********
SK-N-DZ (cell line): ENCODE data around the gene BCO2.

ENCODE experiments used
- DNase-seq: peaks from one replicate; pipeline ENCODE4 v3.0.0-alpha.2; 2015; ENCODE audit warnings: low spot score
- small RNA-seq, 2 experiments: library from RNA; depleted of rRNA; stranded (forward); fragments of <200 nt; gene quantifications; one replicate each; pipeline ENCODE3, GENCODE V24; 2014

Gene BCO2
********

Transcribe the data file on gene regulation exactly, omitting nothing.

SK-N-DZ (cell line): ENCODE data around the gene BCO2.

ENCODE experiments used
- DNase-seq: peaks from one replicate; pipeline ENCODE4 v3.0.0-alpha.2; 2015; ENCODE audit warnings: low spot score
- small RNA-seq, 2 experiments: library from RNA; depleted of rRNA; stranded (forward); fragments of <200 nt; gene quantifications; one replicate each; pipeline ENCODE3, GENCODE V24; 2014

Gene BCO2